Arusha, 19 October 2007 (FH) - Four trials continued during the week at the International Criminal Tribunal for Rwanda (ICTR), which also had one of their fugitives arrested, the former sub-préfect Dominique Ntawukuriryayo.    

2 min 40Approximate reading time

Sought since November 2006, Ntawukuriryayo was arrested in Carcassonne, in southern France, announced Interpol. Fourteen people are still sought by the ICTR within the framework of its mandate.
The trials which proceeded during the week were Military II, Government II, Rukundo and Simon Bikindi. All are in the defence phase of the case.
Military II, in progress since 20 September 2004, involves four officers including two generals. General Augustin Bizimungu was Chief of Staff of the Rwandan Army and General Augustin Ndindiliyimana was Chief of Staff of the National Gendarmerie.
They are on trial alongside two officers of an elite battalion which was stationed in the capital, Major François-Xavier Nzuwonemeye and Captain Innocent Sagahutu.
Accused of genocide, crimes against humanity and war crimes, all have pleaded not guilty. It is General Bizimungu who is currently presenting his defence. The others will follow.
One of his witnesses this week was the Belgian priest Father Léopold Greindl, who lived in Rwanda for more than ten years. He would occasionally cross paths with General Bizimungu in Ruhengeri (northern Rwanda) where the priest directed a catholic higher education institute. Bizimungu, for his part, commanded the troops which operated in this zone.
The testimony of Father Greindl was focused on the personality of the defendant. He described him as a man of "great social concern" who did not practice ethnic discrimination. The prosecutor alleges that he hated Tutsis.
The testimonies of General Bizimungu's defence witnesses were sometimes interrupted by the motions from the co-defendants.
Christopher Black, the Canadian lawyer of General Ndindiliyimana, requested an investigation into the work of the office of the prosecutor, alleging that it acts on command of the American government.
Black based himself on a book recently published by the spokesperson of the former prosecutor Carla Del Ponte, affirming that the ICTR dropped investigations into the war crimes allotted to the former Rwandan rebellion in 1994 due to pressure from Washington.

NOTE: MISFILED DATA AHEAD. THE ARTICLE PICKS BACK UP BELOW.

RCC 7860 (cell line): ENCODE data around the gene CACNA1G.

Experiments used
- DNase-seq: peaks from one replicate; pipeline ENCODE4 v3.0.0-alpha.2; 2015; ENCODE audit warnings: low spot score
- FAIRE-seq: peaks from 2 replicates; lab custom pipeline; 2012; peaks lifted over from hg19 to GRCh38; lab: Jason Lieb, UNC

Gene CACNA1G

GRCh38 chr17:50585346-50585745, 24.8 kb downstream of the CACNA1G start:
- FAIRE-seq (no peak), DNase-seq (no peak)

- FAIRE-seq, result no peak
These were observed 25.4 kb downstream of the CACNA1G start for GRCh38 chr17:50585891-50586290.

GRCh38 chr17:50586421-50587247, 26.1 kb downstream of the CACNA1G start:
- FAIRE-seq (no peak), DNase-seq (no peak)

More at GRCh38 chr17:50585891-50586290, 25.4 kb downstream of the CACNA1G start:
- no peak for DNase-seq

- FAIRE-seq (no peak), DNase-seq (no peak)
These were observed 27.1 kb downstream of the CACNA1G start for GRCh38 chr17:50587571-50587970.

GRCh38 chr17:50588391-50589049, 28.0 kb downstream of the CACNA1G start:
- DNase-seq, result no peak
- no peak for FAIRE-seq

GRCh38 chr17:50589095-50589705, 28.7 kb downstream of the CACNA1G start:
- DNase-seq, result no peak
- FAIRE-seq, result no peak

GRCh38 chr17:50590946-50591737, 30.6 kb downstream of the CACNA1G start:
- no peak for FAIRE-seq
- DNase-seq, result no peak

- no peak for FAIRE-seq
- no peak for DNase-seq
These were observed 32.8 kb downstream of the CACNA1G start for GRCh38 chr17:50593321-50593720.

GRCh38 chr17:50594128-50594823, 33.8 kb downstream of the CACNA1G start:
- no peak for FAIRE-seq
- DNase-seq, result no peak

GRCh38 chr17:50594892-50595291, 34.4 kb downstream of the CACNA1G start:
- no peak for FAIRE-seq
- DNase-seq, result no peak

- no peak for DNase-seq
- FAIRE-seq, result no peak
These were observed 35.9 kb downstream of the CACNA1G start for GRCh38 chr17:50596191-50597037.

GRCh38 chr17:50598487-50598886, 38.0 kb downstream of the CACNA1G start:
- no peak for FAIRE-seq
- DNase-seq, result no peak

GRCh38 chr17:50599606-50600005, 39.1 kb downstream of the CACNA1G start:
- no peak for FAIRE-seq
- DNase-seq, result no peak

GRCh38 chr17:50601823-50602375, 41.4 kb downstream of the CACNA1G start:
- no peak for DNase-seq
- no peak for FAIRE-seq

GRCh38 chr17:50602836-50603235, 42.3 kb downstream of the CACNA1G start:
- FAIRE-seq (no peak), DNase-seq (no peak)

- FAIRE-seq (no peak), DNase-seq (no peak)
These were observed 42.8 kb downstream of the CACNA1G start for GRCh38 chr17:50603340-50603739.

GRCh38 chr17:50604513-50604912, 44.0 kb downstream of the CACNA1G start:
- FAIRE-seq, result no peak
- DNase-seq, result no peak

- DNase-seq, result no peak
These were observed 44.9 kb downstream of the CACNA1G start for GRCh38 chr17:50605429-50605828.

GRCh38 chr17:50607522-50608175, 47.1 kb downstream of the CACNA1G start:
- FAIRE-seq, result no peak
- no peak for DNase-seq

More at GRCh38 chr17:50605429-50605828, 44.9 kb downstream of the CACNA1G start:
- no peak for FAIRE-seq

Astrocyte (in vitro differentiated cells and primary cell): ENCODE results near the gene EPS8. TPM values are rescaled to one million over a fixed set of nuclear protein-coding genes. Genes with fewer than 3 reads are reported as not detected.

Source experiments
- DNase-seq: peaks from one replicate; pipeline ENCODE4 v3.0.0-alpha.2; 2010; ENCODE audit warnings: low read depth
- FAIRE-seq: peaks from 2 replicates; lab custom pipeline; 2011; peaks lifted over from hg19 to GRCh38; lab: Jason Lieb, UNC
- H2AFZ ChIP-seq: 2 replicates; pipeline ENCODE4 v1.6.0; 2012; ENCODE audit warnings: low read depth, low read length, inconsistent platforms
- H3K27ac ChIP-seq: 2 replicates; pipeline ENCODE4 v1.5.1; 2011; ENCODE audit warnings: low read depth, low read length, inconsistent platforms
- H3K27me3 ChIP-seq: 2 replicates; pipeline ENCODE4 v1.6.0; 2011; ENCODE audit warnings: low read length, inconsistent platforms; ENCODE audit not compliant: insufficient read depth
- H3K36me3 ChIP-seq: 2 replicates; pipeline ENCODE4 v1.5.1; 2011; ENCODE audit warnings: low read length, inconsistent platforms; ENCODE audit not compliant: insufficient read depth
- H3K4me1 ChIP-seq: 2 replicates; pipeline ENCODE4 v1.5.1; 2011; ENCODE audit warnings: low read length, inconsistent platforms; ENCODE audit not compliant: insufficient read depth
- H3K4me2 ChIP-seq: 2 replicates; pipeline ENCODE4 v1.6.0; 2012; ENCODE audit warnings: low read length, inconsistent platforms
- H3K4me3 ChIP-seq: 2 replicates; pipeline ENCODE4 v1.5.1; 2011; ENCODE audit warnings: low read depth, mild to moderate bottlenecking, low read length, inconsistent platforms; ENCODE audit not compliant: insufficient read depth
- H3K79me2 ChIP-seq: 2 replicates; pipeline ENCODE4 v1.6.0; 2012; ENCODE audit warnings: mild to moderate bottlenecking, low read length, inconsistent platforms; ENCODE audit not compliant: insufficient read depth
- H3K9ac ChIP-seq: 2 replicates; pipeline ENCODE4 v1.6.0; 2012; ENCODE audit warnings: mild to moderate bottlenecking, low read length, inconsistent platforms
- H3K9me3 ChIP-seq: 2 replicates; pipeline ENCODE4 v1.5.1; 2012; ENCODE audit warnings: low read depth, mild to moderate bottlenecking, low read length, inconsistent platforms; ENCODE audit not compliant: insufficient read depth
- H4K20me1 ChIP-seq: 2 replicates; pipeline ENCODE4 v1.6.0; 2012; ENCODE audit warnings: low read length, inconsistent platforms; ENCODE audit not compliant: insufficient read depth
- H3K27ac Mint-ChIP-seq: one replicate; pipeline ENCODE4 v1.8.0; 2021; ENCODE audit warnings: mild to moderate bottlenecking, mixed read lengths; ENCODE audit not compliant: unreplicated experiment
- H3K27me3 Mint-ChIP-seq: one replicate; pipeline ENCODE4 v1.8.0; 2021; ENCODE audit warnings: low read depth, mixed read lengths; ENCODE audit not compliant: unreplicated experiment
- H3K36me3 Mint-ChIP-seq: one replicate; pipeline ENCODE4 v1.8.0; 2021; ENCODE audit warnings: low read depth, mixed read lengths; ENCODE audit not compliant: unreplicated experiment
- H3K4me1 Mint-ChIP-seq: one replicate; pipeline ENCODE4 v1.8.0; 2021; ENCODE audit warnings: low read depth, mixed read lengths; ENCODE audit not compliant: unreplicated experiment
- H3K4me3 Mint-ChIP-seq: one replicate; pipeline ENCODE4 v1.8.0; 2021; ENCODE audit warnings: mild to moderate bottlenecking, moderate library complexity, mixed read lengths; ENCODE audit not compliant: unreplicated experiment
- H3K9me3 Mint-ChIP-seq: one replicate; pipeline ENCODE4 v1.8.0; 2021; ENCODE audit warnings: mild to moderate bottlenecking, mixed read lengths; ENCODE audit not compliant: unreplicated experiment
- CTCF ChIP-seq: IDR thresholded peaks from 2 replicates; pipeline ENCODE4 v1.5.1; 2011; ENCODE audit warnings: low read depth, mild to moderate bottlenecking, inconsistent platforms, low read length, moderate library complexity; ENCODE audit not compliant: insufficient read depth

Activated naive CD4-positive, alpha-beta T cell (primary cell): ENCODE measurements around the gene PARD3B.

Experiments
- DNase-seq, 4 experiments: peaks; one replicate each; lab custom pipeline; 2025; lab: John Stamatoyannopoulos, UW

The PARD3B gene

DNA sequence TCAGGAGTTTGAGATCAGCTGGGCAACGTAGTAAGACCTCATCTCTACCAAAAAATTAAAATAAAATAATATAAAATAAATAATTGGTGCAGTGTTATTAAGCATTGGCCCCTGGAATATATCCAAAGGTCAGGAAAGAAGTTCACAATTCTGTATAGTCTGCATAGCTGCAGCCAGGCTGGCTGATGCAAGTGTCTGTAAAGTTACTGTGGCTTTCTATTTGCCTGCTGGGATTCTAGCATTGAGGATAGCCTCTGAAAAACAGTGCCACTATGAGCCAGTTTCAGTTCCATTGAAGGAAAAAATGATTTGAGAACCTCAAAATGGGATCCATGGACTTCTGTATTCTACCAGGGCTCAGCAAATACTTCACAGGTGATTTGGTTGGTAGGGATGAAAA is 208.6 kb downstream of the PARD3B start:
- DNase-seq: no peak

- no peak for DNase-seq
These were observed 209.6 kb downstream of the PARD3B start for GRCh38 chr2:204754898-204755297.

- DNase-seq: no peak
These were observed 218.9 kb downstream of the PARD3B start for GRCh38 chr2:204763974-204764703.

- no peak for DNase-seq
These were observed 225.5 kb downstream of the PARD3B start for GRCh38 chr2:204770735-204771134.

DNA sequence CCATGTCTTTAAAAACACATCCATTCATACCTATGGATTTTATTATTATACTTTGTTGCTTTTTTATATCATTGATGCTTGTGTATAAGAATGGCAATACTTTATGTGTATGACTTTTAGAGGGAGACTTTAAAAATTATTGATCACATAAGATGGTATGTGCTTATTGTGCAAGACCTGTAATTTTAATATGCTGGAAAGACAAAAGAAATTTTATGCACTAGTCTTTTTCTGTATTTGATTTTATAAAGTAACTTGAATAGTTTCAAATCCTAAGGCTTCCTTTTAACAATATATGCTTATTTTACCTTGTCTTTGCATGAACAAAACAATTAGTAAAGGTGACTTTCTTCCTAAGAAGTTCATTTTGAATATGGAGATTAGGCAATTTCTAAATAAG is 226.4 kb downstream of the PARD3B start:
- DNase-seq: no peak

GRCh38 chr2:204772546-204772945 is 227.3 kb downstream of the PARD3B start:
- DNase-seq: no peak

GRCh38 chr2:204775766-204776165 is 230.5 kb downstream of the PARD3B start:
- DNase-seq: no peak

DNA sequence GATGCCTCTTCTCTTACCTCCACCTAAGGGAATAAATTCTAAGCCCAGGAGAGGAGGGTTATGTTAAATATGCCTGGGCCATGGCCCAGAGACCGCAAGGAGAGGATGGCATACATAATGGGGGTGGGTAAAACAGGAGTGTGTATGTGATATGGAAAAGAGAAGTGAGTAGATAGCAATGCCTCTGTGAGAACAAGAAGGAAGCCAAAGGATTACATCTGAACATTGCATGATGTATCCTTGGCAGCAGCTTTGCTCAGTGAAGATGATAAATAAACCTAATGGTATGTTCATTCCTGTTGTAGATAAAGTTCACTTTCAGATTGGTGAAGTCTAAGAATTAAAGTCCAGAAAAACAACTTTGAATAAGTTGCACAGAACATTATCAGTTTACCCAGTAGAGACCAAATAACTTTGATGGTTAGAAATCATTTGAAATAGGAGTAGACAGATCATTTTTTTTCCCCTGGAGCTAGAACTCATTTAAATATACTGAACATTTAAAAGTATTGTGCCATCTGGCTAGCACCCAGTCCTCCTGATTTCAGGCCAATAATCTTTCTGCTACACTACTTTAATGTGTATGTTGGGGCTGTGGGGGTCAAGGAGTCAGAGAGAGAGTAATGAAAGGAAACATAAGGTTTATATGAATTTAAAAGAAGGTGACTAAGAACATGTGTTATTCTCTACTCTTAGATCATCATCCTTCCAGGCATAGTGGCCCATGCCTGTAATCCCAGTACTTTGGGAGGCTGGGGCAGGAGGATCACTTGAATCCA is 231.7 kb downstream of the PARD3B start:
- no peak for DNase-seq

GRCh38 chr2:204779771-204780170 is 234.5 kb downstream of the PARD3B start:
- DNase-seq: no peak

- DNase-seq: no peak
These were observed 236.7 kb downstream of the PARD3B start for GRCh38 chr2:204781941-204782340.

Black indicated that he was going to ask that the author of the book, Florence Hartmann, be called as a witness.
Previously, the lead prosecutor in this case, the Ivorian Alphonse Van, had addressed the court, deploring the relations which have often been strenuous between the defence and the prosecution. He called for more courtesy.
The Government II trial has been in progress since 6 November 2003. It involves four former ministers of the interim government in place during the genocide. It is the third defendant, the former Foreign Minister Jerome Bicamumpaka, who is presenting his defence.
Bicamumpaka is on trial alongside his former colleagues Casimir Bizimungu (health), Justin Mugenzi (trade) and Prosper Mugiraneza (civil service). Only Mugiraneza has not yet called witnesses for his defence.
Simon Bikindi is a renowned musician on trial since 18 September 2006 for inciting genocide through his songs. This week, he called Frodouard Serugendo, a defence investigator. He provided documents tending to give an alibi to the defendant. Next week a linguist called as an expert-witness should intervene on behalf of the defendant, before he himself takes the stand to conclude the defence case.
Emmanuel Rukundo, for his part, is a catholic priest on trial since 15 November 2006. In 1994, he was a military chaplain. He is charged with killing Tutsis in central Rwanda. He has pleaded not guilty. Three other priests have been indicted by the ICTR. He is also finishing his defence case.
Five trials are scheduled for next week: Bikindi, Government II, Military II, Karemera et al. and Butare.
The Karemera et al. trial involves three former officials of the former governing party; Butare, six defendants originating from this area in the south of the country, including the only woman held by the ICTR, the former Minister Pauline Nyiramasuhuko.
© Hirondelle News Agency